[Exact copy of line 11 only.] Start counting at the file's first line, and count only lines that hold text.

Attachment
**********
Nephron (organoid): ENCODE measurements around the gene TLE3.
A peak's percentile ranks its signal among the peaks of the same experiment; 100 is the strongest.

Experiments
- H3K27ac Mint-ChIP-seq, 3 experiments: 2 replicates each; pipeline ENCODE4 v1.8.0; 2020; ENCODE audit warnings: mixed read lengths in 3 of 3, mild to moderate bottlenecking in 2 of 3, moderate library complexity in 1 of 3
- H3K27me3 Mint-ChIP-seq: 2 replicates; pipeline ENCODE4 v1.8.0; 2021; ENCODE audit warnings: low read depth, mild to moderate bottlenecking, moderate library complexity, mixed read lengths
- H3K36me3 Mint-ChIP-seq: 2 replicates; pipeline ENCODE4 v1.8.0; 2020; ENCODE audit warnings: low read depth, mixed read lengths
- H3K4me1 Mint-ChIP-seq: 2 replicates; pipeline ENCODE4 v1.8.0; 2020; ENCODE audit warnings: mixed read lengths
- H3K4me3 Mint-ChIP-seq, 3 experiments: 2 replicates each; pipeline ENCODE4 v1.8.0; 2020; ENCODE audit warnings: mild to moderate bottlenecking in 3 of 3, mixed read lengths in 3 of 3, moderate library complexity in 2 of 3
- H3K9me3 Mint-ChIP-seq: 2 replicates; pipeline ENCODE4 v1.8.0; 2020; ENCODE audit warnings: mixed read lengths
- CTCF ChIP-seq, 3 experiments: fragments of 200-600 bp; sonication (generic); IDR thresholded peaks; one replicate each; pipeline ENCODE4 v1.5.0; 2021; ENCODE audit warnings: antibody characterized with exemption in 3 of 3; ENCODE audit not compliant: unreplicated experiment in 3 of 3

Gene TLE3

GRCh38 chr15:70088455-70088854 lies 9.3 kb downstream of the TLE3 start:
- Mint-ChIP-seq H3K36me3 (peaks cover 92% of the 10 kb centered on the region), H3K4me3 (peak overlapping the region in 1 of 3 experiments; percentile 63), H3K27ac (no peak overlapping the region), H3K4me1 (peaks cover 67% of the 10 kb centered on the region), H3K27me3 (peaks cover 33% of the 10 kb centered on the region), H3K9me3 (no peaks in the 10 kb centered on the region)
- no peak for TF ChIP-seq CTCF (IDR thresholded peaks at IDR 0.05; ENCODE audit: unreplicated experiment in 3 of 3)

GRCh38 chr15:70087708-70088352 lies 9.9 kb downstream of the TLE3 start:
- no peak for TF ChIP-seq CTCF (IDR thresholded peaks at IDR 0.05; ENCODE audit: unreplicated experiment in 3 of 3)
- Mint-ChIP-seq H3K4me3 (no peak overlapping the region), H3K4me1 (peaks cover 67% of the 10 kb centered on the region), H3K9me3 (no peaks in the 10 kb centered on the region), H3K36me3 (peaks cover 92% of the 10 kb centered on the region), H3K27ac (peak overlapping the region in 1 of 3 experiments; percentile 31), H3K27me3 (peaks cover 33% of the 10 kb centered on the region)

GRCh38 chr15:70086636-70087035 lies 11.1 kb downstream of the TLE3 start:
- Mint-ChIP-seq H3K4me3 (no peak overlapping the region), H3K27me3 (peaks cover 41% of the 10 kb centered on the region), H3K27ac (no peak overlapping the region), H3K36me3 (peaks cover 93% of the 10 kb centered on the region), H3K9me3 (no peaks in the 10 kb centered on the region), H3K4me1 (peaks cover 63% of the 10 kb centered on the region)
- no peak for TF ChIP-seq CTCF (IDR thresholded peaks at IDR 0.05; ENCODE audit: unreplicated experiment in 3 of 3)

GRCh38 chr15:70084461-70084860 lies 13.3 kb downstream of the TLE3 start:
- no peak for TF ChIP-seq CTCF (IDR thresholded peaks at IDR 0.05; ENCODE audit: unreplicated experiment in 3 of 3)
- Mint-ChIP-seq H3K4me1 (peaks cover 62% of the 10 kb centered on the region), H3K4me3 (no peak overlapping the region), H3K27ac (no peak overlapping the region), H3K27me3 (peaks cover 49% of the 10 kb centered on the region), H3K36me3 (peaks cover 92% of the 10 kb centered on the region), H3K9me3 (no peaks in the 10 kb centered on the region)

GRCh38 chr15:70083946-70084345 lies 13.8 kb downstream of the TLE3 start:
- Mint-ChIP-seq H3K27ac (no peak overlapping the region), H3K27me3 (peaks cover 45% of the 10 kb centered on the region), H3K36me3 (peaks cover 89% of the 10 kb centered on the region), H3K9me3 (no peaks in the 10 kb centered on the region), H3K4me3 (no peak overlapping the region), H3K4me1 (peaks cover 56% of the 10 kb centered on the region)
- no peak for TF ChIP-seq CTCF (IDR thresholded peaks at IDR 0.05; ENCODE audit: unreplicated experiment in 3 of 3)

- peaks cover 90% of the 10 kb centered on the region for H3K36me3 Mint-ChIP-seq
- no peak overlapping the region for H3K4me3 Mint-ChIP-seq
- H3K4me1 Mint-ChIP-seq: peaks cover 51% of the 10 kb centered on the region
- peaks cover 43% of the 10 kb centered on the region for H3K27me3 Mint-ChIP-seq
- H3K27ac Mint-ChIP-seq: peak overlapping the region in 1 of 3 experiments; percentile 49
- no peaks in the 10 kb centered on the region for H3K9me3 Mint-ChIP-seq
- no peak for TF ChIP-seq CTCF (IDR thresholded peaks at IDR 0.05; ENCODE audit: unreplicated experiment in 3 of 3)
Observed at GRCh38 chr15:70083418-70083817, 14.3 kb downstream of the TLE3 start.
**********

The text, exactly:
Gene TLE3